BIG TIME FOR A DIME:
A HISTORY OF SILVER SCREENS IN THE CATAWBA VALLEY.
Canova Theater, Conover, NC
Theater, Hickory, NC
This web site, originally conceived by Don Barker, of Conover, NC, represented his sum total knowledge of the theater he attended as a child. From this modest beginning, Don's curiosity was piqued. He pondered how many other movie houses and theaters existed in the Catawba Valley. From the simple history of the Canova Theater in Conover, Don began to uncover the fascinating history of cinematic establishments that made us both laugh and cry. Horror and adventure were ours for one thin dime.
The movie history of the Catawba Valley began in 1889 with the building of the Elliott Opera House in Hickory. Eventually, Don's research uncovered pioneer theater owners of Colonial Theaters, and Kenneth Benfield Theaters, Inc. and others. This undertaking has involved several years of researching and interviews with those who proudly promoted and presented film entertainment to Western North Carolina movie-goers.
This movie theater story begins in the town of Valdese, with the forming of the Colonial Theaters Group and takes in the Catawba County entertainment venues of Maiden, Newton, Conover and Hickory. Long-closed theaters were also discovered in the Burke County towns of Hildebran, Valdese, Drexel and Morganton. Crossing the Catawba River into Caldwell and Alexander Counties, a rich history of the long-forgotten theaters was discovered and documented. Within a radius of thirty miles, over eighty named movie houses have been documented. Fully illustrated , BIG TIME FOR A DIME, celebrates our cinematic memories, together with those who brought "Hoot" Gibson, John Wayne and Zorro to the Catawba Valley silver screens.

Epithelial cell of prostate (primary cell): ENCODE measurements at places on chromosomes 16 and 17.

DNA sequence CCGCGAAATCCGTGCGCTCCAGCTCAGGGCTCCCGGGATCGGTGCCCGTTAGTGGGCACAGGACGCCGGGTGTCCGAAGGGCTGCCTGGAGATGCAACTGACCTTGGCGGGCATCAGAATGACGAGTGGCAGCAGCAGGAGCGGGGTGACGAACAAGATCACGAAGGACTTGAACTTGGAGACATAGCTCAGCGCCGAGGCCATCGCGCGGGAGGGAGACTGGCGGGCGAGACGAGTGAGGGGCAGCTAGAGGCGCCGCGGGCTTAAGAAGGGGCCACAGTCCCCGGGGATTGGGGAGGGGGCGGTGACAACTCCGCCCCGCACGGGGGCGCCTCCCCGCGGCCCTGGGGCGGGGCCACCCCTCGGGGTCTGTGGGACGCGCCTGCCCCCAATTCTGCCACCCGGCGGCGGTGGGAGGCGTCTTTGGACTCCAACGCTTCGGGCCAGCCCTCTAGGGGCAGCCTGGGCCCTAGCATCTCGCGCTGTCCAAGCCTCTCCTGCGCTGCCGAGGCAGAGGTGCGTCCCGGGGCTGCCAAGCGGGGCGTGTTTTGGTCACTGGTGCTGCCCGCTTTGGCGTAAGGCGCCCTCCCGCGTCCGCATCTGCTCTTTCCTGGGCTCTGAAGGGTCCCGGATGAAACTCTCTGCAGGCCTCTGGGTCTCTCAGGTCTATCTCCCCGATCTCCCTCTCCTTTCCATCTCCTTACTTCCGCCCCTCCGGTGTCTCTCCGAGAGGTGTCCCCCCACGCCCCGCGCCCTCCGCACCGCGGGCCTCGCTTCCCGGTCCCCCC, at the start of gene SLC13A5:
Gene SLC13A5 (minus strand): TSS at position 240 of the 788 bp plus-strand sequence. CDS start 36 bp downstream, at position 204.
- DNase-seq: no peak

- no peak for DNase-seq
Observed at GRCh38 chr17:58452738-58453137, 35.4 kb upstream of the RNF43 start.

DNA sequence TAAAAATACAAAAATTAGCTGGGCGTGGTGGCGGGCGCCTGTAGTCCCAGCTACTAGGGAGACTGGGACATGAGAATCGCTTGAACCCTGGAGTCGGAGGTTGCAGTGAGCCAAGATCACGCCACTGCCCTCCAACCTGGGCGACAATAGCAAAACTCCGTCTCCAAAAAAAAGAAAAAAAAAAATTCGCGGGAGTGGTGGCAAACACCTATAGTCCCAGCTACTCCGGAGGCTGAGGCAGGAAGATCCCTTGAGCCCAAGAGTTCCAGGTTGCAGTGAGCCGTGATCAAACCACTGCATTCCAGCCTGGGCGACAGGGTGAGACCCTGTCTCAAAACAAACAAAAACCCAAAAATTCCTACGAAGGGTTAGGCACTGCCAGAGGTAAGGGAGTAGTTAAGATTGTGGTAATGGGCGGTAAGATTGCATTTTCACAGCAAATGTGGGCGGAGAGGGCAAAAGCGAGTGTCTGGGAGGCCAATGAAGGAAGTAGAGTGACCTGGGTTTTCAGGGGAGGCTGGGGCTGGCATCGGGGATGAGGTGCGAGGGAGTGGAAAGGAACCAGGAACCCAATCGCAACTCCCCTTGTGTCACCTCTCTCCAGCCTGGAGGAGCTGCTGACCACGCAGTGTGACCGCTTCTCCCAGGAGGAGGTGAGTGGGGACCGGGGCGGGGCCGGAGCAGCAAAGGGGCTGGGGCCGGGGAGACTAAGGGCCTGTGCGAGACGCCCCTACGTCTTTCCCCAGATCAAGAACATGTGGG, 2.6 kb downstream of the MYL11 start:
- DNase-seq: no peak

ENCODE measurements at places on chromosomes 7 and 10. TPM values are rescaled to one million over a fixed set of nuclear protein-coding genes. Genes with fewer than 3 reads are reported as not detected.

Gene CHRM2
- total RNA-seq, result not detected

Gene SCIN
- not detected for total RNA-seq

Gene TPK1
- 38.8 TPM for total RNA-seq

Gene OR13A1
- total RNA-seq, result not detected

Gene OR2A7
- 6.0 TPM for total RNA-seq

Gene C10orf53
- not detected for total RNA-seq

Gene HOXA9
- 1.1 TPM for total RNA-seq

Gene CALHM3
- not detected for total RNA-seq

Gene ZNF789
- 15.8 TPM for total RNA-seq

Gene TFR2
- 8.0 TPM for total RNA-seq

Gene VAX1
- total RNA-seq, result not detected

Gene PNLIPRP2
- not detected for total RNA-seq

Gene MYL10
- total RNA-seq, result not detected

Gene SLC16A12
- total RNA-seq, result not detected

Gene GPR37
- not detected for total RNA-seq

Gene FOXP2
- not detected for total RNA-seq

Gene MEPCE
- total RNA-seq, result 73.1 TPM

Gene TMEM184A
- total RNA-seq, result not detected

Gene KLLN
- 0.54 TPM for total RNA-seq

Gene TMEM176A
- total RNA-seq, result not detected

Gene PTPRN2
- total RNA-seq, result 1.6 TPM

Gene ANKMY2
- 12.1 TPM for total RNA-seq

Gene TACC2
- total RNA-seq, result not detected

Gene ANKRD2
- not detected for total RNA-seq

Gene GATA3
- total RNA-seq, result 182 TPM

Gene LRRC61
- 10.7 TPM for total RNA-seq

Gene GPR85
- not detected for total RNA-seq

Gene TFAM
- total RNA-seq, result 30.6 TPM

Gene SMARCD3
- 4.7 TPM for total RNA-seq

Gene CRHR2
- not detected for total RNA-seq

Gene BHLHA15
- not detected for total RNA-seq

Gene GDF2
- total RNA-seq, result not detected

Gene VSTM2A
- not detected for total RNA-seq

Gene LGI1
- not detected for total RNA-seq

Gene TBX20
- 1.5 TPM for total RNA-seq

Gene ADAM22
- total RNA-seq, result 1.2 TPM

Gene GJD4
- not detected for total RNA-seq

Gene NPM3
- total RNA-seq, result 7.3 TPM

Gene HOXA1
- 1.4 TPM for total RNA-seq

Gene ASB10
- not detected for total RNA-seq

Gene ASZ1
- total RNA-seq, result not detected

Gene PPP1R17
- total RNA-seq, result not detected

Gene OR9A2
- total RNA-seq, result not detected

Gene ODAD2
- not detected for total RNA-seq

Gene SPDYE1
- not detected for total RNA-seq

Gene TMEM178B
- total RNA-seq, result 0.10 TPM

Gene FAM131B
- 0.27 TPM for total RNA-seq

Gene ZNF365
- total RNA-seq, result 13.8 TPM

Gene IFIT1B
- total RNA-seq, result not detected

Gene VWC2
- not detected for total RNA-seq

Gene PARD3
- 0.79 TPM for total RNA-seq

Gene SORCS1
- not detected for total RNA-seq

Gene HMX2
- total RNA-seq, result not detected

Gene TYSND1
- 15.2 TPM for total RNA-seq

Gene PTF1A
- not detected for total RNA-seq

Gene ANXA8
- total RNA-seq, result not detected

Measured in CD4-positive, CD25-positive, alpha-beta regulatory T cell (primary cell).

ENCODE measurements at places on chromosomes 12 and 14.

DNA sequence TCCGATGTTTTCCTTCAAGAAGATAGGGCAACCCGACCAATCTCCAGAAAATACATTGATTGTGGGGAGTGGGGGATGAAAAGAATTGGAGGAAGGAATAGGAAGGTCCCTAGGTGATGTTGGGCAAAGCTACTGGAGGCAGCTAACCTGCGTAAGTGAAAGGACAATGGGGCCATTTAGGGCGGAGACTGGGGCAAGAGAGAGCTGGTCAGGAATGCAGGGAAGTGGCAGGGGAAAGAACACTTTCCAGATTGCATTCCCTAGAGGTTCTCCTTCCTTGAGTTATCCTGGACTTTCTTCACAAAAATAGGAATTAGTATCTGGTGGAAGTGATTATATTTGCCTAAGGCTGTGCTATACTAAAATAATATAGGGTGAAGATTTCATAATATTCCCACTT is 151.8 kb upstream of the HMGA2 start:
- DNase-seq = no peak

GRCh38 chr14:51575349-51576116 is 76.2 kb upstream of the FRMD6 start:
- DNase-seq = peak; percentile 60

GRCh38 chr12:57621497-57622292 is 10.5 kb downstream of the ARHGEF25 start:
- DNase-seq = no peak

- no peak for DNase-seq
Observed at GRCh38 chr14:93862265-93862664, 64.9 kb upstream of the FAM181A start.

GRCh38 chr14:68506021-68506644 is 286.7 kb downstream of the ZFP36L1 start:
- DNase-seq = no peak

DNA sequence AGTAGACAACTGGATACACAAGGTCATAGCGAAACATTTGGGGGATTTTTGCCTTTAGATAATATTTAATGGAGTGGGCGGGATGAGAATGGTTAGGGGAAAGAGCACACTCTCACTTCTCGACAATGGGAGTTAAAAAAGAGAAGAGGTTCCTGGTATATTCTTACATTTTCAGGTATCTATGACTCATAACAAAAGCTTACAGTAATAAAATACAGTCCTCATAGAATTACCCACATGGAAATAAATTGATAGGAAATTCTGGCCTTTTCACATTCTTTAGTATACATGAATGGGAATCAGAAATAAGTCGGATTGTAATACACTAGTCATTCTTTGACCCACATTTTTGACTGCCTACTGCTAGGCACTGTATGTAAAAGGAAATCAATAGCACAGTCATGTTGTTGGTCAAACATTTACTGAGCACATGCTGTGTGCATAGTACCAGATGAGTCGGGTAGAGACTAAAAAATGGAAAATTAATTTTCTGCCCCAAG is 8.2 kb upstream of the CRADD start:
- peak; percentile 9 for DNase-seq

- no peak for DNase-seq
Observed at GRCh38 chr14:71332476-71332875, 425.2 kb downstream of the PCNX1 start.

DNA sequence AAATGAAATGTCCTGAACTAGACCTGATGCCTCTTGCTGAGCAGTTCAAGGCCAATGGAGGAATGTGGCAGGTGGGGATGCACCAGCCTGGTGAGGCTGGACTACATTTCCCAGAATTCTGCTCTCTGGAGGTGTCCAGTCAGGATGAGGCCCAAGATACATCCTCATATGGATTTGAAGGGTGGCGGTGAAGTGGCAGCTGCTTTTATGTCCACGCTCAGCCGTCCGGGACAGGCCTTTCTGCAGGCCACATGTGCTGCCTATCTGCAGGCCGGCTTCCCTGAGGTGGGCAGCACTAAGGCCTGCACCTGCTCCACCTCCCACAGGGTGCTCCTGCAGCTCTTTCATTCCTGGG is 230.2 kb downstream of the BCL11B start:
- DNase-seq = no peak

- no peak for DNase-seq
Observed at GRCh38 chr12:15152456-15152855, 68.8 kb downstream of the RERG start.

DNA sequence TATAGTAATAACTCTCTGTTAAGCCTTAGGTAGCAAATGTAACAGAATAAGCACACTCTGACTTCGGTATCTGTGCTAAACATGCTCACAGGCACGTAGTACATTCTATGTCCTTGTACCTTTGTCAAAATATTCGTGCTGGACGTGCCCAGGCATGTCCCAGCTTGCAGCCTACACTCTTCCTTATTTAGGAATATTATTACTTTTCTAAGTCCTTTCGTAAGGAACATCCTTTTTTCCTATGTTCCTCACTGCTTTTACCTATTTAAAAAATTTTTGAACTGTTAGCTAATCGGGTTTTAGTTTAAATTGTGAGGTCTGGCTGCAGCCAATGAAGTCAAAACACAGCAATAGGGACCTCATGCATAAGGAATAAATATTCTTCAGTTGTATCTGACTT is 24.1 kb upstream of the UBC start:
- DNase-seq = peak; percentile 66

BIG TIME FOR A DIME
<CLICK HERE FOR A PREVIEW>
is written by Don Barker of Conover.
Slated for publication in 2007, photos and any recollections and memorabilia are still being solicited for last-minute publication. Discovery of remarkable information, together with newly discovered photos and illustrations have delayed the publication of this comprehensive history of the silver screen.
Any and all photographs and/or two-dimensional media sent will be scanned
and return via registered USPS. Full credit to contributors will be made.
BIG TIME FOR A DIME PUBLISHERS
304 3rd St S.E.
Conover, NC 28613
To reserve your copy of BIG TIME FOR A DIME, please email Don
Please see the article by Kim Gilliland on REEL LIFE
And while we're at it,
Whatever Happened to those Old Westerns and Their Stars?
TURN ON YOUR SPEAKERS
"....Your photo of the Canova Theater dates from 1951, which is the time "Air Cadet" was released. The three cars in front of theater are (right to left): 1950 Oldsmobile 2 door, light Blue, belonging to Jerome Bolick. 1946 Hudson 4 door, Tan and Brown (I think) belonging to Lee Moritz. At left, Is a 1930 Model "A" 4 door, in Black, belonging to Yours Truly! I worked at the Canova, starting in 1946 or '47, putting up the Marquee letters, in rain or shine. When the movie changed,